The eukaryotic flagellum is completely different from the prokaryote flagella in structure and assumedly historical origin. The only shared characteristics among bacterial, archaeal, and eukaryotic flagella is their superficial appearance; they are intracellular extensions used in creating movement. Along with cilia, eukaryote flagella make up a group of organelles known as undulipodia.
A eukaryotic flagellum is a bundle of nine fused pairs of microtubule doublets surrounding two central single microtubules. The so-called 9+2 structure is characteristic of the core of the eukaryotic flagellum called an axoneme. At the base of a eukaryotic flagellum is a basal body, "blepharoplast" or kinetosome, which is the microtubule organizing center for flagellar microtubules and is about 500 nanometers long. Basal bodies are structurally identical to centrioles.
The flagellum is encased within the cell's plasma membrane, so that the interior of the flagellum is accessible to the cell's cytoplasm. Each of the outer 9 doublet microtubules extends a pair of dynein arms (an "inner" and an "outer" arm) to the adjacent microtubule; these dynein arms are responsible for flagellar beating, as the force produced by the arms causes the microtubule doublets to slide against each other and the flagellum as a whole to bend. These dynein arms produce force through ATP hydrolysis. The flagellar axoneme also contains radial spokes, polypeptide complexes extending from each of the outer 9 mictrotubule doublets towards the central pair, with the "head" of the spoke facing inwards. The radial spoke is thought to be involved in the regulation of flagellar motion, although its exact function and method of action are not yet understood.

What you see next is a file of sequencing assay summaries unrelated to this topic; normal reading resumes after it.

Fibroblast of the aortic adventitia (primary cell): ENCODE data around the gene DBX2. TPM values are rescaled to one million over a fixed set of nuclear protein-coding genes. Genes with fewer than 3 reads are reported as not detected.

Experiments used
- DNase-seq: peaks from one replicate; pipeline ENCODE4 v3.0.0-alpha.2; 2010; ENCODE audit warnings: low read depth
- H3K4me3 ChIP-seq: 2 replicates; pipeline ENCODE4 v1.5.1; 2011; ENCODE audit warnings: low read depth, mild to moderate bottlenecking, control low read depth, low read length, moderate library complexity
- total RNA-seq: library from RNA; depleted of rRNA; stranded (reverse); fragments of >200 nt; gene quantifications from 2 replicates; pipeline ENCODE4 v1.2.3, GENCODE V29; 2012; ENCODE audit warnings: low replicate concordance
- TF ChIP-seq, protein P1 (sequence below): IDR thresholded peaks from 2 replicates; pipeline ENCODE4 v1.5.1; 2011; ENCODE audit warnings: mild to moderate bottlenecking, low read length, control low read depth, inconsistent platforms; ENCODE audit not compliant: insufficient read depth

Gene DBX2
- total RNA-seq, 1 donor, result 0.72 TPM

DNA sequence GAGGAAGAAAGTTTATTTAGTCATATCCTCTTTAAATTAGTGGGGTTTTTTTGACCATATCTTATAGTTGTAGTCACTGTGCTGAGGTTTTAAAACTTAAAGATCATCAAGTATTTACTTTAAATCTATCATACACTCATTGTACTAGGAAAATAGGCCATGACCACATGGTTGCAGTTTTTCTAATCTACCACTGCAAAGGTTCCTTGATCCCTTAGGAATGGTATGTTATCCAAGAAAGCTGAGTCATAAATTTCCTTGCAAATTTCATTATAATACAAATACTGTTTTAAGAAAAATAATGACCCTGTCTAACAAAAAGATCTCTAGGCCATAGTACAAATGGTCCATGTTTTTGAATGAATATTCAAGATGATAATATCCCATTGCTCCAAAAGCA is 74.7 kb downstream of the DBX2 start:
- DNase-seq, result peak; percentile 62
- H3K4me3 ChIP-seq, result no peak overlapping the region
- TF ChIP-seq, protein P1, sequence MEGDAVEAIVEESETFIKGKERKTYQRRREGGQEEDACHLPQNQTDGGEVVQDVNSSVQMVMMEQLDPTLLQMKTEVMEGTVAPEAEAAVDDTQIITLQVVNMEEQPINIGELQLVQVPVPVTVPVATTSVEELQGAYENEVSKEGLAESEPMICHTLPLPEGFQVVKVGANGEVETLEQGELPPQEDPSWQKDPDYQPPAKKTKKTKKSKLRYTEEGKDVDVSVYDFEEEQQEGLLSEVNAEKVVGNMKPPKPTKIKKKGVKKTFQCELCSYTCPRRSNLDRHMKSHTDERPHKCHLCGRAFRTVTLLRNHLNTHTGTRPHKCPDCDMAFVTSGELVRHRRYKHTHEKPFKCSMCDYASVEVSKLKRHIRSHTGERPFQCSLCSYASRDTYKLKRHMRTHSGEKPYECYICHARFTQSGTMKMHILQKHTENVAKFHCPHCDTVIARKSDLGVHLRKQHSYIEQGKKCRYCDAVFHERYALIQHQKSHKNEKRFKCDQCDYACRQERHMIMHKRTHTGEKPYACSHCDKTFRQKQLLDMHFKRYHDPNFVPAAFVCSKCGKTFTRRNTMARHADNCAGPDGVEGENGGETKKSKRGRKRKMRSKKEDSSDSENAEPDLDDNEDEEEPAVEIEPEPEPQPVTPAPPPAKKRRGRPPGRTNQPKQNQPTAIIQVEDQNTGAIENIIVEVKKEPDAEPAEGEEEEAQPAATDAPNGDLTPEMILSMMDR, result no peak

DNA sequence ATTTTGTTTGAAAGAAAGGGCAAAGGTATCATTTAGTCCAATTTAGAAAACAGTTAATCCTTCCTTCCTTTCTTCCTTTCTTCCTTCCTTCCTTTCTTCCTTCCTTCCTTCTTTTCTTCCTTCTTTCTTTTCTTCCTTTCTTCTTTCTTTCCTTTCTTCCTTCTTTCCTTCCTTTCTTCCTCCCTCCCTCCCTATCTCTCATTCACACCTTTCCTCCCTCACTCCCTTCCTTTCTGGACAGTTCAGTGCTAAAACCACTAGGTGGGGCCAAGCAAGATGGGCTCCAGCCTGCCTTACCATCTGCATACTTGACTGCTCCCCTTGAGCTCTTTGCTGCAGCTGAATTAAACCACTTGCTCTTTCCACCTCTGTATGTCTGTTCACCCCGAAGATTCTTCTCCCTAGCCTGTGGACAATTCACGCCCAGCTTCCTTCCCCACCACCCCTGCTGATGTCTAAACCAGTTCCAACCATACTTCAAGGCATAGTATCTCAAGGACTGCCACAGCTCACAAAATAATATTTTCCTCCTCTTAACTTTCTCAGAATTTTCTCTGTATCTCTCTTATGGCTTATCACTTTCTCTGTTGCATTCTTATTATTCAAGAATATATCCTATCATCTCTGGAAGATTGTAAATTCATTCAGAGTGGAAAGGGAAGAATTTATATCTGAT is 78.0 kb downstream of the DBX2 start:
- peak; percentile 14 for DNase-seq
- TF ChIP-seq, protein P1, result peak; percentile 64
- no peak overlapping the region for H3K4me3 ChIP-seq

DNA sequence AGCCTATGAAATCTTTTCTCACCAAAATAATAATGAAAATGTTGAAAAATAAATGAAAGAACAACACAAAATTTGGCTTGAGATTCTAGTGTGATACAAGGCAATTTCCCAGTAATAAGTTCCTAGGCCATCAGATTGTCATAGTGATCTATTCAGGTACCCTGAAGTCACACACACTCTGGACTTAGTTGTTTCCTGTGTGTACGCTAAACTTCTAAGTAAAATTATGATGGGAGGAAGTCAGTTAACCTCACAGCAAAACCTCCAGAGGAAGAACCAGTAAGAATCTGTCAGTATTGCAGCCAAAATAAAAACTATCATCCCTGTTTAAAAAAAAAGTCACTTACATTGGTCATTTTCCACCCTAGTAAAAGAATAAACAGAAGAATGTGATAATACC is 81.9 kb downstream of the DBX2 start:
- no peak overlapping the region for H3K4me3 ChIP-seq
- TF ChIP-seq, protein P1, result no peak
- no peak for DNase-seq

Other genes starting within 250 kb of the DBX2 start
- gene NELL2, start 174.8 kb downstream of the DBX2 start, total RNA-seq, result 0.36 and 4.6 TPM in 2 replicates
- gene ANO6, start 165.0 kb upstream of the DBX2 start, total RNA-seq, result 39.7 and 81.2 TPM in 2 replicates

Motile flagella serve for the propulsion of single cells (e.g. swimming of protozoa and spermatozoa) and the transport of fluids (e.g. transport of mucus by stationary flagellated cells in the trachea).
Additionally, immotile flagella are vital organelles in sensation and signal transduction across a wide variety of cell types (e.g. eye: rod photoreceptor cells, nose: olfactory receptor neurons, ear: kinocilium in cochlea).
Intraflagellar transport (IFT), the process by which axonemal subunits, transmembrane receptors, and other proteins are moved up and down the length of the flagellum, is essential for proper functioning of the flagellum, in both motility and signal transduction.
In Chelicerata (an arthropod subphylum that includes spiders, scorpions, horseshow crabs, sea spiders, and so forth), the flagellum is a non-segmental, pluri-articulated whip, present in the arachnid orders Schizomida, Thelyphonida, and Palpigradi. In Schizomida, the flagellum of the male has complex morphology and is widely used in taxonomy.
All links retrieved October 31, 2013.